First stop in Abilene was at the Taylor County Taphouse (details at bottom) after driving from Houston. “It was the perfect place because it was one of those great, friendly Texas joints,” said my 18-year-old stepson. The meal started with a bit of new Texas flair — bacon-wrapped quail, which was a specialty of the house. Then it was on to amazing burgers. (We were provided a complimentary meal at Taylor County Taphouse for the purpose of a review. Look for my post about it soon.)
We also ate Lytle Land & Cattle, where the servers wear cowboy hats and they grill their steaks over mesquite wood.
The Perini Ranch Steakhouse at the nearby Buffalo Gap is rated as one of the best restaurants in the state to eat prime ribs, cowboy rib eyes and their award-winning ranch burgers in Texas. Plus, my friend Scott recommended it, which is always a great sign.
We’ve now got a list of places to try for our next visit, including The Beehive, Copper Creek Restaurant and Belle’s Chicken Dinner House.
Exploring Frontier Texas
After a bit of research, I knew one of the things we had to do was visit Frontier Texas! (yes, the exclamation point is part of the name…and well-deserved).
Frontier Texas is a history museum and the official visitor centre for Abilene and the Texas Forts Trail Region.
I’ll let you in on a little secret that has surprised some people I’ve told : in secondary school in Texas we spent a year on world history, a year on U.S. history, and a year on state history. That tells you something about where the state fits in the Texan’s world view. Even after all that state-specific history, I found myself learning more about my home state and drinking in the details and stories.
When walking through Frontier Texas, you start with a 12-minute film that presents the background of the region and an overview of the exhibits you’ll see. From there you walk through, stopping to watch holograms of important historical figures, admiring sculptures and dioramas, ending up in the Frontier Experience Theatre, a 360 film experience with stories of kidnapped families, Indian attack, buffalo stampedes and more. Each of the segments is short, dramatic and fun to watch.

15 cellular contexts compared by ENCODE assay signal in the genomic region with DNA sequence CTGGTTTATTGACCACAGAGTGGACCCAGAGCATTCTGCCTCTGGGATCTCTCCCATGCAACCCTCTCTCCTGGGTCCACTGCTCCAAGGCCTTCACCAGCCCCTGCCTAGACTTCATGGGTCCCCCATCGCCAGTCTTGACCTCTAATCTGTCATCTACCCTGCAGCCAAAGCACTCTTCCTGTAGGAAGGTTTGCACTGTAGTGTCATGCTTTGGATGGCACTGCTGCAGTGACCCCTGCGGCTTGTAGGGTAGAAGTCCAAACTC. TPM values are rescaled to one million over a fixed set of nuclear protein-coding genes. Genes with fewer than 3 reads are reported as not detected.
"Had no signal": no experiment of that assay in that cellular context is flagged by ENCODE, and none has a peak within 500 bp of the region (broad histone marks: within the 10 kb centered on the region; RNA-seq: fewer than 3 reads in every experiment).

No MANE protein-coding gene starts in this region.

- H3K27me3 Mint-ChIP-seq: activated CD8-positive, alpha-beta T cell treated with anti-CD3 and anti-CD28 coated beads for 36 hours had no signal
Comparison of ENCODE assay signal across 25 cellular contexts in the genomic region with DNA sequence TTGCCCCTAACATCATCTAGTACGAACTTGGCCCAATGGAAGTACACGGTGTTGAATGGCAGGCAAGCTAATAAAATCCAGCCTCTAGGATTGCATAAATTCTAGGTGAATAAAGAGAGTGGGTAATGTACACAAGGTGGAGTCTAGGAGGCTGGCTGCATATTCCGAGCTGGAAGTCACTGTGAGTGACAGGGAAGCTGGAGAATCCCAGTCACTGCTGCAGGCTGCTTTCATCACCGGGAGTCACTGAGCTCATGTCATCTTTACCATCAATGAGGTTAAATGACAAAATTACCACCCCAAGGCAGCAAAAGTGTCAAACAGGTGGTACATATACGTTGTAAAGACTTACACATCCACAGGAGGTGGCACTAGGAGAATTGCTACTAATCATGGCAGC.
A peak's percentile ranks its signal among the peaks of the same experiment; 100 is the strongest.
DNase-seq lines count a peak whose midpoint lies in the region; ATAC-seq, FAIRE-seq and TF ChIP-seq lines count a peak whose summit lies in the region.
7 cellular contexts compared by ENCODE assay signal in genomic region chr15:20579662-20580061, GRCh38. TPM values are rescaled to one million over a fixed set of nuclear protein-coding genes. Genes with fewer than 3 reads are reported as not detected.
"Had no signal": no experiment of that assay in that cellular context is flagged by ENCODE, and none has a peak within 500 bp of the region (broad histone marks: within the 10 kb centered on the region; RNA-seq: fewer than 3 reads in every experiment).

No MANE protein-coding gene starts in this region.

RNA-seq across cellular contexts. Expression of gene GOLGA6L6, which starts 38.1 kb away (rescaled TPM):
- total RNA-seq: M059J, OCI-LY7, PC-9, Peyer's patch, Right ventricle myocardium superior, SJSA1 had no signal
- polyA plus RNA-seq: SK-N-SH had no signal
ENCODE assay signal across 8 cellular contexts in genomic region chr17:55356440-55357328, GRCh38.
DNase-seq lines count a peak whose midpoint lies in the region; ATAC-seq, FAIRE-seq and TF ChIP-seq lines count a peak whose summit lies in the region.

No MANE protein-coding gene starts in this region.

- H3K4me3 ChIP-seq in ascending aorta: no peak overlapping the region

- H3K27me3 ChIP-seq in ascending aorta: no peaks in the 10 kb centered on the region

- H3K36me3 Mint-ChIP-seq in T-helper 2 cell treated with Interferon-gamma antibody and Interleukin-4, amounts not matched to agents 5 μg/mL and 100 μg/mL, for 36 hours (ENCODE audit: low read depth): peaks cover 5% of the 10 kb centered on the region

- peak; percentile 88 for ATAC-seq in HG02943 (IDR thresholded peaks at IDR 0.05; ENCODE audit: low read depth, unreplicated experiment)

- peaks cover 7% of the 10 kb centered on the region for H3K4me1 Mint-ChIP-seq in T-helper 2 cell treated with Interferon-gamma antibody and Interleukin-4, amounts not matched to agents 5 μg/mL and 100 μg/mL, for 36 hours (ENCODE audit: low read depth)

The stories range from the reign of the original Native American tribes to the arrival of European settlers to frontier culture, the massacre of the buffalo and beyond.
Texas history — specific and vivid
I didn’t know that the introduction of the horse escorted in an era of domination by the Comanche that lasted more than a 100 years or that the tribe blocked European expansion into their lands for more than 150 years, something no other tribe could manage. I was interested to hear that the Civil War altered the military’s strategy with Native Americans, changing it from peace-loving to war-making.
The museum does a good job of not choosing heroes or villains, instead painting a portrait of the complicated, warring forces at work on the frontier and the making of the West.
There’s so much to explore, learn and interact with here, plus the piece de resistance, which you should save toward to the end of the visit: out in the courtyard there is a 4,000-pound sculpture of a buffalo skull. And I mean it’s big. You can pose next to it, you can try to lean nonchalantly against it in the heat of midday and burn your hand like I did. However you do it, get your cameras ready. I promise it will be your most striking Instagram pic of the month.
625 North First Street
Abilene, TX 79601
There is a parking lot to park right outside the museum, for easy parking
Taylor County Taphouse
4002 Catclaw Drive
Abilene, TX 79606
Lytle Land & Cattle
1150 E. 11th
Abilene, TX 79604
Disclosure: This post is part of our #hertztrip, promoting the U.S. Road Trip Planner on Hertz’s website. The U.S. Road Trip Planner plots out routes in regions across the U.S. My family and I are following parts of the Deep in the Heart of Texas route, highlighting family stops along the way. Hertz UK has covered the cost of our vehicle rental; all opinions are my own.